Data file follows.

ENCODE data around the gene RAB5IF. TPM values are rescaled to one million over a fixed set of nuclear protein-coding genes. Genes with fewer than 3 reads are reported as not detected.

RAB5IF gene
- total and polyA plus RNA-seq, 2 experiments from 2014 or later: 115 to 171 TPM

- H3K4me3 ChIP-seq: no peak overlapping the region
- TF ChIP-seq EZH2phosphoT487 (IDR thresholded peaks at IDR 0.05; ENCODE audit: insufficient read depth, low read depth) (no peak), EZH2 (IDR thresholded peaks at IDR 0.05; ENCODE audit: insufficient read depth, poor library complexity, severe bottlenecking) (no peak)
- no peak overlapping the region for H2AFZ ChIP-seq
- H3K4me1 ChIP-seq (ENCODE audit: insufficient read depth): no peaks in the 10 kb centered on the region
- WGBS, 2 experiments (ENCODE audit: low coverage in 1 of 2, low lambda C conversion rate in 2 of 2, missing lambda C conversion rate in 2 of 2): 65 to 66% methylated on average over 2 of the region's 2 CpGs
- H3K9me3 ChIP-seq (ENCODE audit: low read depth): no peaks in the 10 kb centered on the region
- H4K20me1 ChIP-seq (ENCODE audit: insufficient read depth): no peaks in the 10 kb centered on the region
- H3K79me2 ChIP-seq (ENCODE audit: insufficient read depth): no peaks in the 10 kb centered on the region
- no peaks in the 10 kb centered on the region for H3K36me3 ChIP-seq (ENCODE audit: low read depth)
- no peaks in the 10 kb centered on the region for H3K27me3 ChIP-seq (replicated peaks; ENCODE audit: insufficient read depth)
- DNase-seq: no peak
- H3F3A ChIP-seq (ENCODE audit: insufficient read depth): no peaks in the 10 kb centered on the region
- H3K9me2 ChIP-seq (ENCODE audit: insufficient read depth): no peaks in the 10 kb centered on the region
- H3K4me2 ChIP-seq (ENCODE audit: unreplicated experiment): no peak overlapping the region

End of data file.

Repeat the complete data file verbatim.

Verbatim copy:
ENCODE data around the gene RAB5IF. TPM values are rescaled to one million over a fixed set of nuclear protein-coding genes. Genes with fewer than 3 reads are reported as not detected.

RAB5IF gene
- total and polyA plus RNA-seq, 2 experiments from 2014 or later: 115 to 171 TPM

- H3K4me3 ChIP-seq: no peak overlapping the region
- TF ChIP-seq EZH2phosphoT487 (IDR thresholded peaks at IDR 0.05; ENCODE audit: insufficient read depth, low read depth) (no peak), EZH2 (IDR thresholded peaks at IDR 0.05; ENCODE audit: insufficient read depth, poor library complexity, severe bottlenecking) (no peak)
- no peak overlapping the region for H2AFZ ChIP-seq
- H3K4me1 ChIP-seq (ENCODE audit: insufficient read depth): no peaks in the 10 kb centered on the region
- WGBS, 2 experiments (ENCODE audit: low coverage in 1 of 2, low lambda C conversion rate in 2 of 2, missing lambda C conversion rate in 2 of 2): 65 to 66% methylated on average over 2 of the region's 2 CpGs
- H3K9me3 ChIP-seq (ENCODE audit: low read depth): no peaks in the 10 kb centered on the region
- H4K20me1 ChIP-seq (ENCODE audit: insufficient read depth): no peaks in the 10 kb centered on the region
- H3K79me2 ChIP-seq (ENCODE audit: insufficient read depth): no peaks in the 10 kb centered on the region
- no peaks in the 10 kb centered on the region for H3K36me3 ChIP-seq (ENCODE audit: low read depth)
- no peaks in the 10 kb centered on the region for H3K27me3 ChIP-seq (replicated peaks; ENCODE audit: insufficient read depth)
- DNase-seq: no peak
- H3F3A ChIP-seq (ENCODE audit: insufficient read depth): no peaks in the 10 kb centered on the region
- H3K9me2 ChIP-seq (ENCODE audit: insufficient read depth): no peaks in the 10 kb centered on the region
- H3K4me2 ChIP-seq (ENCODE audit: unreplicated experiment): no peak overlapping the region